First of all, you know your cat best. If you are concerned, do not hesitate to contact your veterinarian. Remember that your veterinarian is there to advise you. But be aware that there are some aspects of diarrhea that are more alarming and some consequences that can be quite concerning.
To start with, one way to classify diarrhea is as either small bowel or large bowel diarrhea.
- With small bowel diarrhea you are more likely to see large volumes or watery diarrhea which can quickly lead to significant dehydration and an electrolyte imbalance.
- On the other hand, large bowel diarrheas involve the lower bowel or colon so that you more typically see a cat straining and uncomfortable, but passing only small amounts of soft/mucoid/sometimes bloody stool.
Generally, if your cat had one somewhat soft stool but is still happy, playful and eating normally, you can probably safely wait to see what the next bowel movement looks like before taking any major steps. Some of the red flags that should make you more concerned are:
- Loss of appetite
- Blood in the stool (either dark, blackish stool or visible, frank, red blood)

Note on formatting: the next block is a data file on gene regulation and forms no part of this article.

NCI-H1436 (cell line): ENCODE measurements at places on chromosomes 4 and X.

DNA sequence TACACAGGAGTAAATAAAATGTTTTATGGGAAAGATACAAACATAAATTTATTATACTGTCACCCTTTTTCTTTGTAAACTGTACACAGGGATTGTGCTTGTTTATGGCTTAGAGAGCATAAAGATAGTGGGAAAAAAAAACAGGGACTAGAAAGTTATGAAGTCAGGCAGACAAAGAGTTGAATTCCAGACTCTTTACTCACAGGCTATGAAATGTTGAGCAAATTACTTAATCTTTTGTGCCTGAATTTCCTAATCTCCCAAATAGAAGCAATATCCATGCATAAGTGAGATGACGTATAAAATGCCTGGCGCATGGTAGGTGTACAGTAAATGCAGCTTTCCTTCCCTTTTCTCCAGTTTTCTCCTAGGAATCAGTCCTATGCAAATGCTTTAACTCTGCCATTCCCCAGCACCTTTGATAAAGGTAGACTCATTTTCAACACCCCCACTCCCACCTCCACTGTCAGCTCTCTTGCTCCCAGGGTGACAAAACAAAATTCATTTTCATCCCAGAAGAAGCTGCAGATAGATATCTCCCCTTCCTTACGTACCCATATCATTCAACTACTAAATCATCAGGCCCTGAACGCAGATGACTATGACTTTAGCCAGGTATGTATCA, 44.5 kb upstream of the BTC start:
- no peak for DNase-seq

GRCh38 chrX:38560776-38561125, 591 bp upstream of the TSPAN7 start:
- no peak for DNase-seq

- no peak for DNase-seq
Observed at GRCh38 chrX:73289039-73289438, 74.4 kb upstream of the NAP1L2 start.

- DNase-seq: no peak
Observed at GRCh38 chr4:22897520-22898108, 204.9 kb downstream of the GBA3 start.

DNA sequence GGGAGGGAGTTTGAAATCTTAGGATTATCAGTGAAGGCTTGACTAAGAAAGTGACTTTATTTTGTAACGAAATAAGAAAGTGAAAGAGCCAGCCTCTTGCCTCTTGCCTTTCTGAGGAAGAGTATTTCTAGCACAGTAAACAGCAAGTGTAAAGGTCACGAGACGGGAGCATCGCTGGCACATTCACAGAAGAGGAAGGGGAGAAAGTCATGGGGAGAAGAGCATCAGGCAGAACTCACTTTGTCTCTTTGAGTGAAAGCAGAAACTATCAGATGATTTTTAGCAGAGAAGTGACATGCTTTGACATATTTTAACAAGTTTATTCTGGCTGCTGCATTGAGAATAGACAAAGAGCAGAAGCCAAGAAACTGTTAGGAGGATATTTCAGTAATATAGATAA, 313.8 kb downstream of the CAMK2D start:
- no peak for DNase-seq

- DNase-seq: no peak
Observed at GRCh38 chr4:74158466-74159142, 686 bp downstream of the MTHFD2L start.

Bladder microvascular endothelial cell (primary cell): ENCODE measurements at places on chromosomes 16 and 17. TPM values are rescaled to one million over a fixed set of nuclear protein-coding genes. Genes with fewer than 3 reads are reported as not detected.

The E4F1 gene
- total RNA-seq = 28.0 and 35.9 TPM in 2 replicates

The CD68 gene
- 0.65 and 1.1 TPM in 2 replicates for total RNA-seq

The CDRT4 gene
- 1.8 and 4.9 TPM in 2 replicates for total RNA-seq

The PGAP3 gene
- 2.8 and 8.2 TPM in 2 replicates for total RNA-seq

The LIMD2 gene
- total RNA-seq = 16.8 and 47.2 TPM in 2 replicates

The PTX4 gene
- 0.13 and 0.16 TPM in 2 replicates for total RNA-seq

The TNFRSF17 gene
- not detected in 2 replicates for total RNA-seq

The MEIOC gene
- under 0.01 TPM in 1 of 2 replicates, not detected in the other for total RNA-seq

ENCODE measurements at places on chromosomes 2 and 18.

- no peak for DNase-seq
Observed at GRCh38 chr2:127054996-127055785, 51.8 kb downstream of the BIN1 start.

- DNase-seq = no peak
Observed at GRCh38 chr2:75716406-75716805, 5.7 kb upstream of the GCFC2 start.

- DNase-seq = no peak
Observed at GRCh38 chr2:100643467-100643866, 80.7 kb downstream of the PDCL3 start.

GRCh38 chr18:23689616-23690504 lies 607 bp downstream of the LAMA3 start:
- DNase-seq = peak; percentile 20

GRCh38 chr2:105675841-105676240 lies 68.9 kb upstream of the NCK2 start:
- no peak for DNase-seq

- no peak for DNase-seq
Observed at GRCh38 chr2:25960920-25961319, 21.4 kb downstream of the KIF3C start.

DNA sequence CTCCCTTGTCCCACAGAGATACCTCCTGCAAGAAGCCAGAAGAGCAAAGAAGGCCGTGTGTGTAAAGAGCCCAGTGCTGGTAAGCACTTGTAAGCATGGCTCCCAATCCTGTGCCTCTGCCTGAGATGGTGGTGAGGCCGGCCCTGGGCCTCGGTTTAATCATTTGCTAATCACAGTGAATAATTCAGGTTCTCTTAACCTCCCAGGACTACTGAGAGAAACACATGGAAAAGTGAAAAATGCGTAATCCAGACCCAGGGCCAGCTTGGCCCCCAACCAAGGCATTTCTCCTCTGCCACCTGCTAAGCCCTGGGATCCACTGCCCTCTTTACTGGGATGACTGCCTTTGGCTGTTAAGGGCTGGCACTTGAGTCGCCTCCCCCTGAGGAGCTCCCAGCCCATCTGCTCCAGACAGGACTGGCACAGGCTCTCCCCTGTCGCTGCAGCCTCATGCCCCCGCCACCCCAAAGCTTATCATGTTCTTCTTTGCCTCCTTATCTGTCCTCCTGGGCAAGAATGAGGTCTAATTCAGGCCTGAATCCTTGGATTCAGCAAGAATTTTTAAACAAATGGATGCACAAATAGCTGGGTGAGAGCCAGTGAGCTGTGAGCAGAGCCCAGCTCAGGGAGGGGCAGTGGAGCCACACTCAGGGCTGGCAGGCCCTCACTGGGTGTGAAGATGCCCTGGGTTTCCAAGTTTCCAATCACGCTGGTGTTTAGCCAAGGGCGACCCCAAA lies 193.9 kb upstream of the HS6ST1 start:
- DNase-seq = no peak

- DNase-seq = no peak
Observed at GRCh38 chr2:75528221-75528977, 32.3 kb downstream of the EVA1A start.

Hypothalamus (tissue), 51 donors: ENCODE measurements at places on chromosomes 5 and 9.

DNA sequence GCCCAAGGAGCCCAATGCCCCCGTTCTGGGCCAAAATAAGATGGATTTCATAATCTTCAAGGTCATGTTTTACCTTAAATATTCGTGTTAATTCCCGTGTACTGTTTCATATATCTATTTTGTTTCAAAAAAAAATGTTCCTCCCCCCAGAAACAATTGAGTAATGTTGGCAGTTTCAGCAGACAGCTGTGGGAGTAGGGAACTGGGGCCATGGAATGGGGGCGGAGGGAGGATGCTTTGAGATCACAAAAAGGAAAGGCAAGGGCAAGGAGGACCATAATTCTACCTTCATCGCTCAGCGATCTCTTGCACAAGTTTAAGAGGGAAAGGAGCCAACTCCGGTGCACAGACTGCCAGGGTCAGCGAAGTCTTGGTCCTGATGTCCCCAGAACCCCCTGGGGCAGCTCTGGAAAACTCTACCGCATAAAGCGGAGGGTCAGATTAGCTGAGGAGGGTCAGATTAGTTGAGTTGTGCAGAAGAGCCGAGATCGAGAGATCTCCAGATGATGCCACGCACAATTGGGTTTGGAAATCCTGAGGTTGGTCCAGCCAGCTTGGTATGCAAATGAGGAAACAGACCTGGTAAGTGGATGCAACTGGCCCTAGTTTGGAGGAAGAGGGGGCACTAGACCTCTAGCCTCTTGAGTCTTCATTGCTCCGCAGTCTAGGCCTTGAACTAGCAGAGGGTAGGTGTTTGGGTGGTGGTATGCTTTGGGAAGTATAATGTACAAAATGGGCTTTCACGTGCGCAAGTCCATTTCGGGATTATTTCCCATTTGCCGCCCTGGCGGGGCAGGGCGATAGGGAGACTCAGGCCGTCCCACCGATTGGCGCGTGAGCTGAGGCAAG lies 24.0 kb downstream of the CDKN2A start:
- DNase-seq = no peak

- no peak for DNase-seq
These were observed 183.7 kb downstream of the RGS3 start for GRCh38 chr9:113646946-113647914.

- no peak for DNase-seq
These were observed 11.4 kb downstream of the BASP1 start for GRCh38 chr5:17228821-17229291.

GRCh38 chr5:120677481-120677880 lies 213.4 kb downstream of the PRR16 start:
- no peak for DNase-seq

- Associated vomiting
- Or if your cat is more likely to be quickly compromised by ongoing diarrhea (i.e. very young, very old, or already battling some other medical problem)
In these cases, you should consult with your veterinarian. Even if the ultimate cause of the diarrhea is not anything serious, getting that diagnosis and beginning therapy are important steps. If the diarrhea appears to be the large volume, small bowel type, your cat will likely benefit from at least some supplemental fluid and electrolyte administration and probably other anti-diarrheal medications. With large bowel diarrhea, your cat may be supremely uncomfortable and the continued straining will only make the irritation worse. In that case, your veterinarian can administer medications to ease the discomfort and to make your cat feel better more quickly.
If you have any questions or concerns, you should always visit or call your veterinarian -- they are your best resource to ensure the health and well-being of your pets.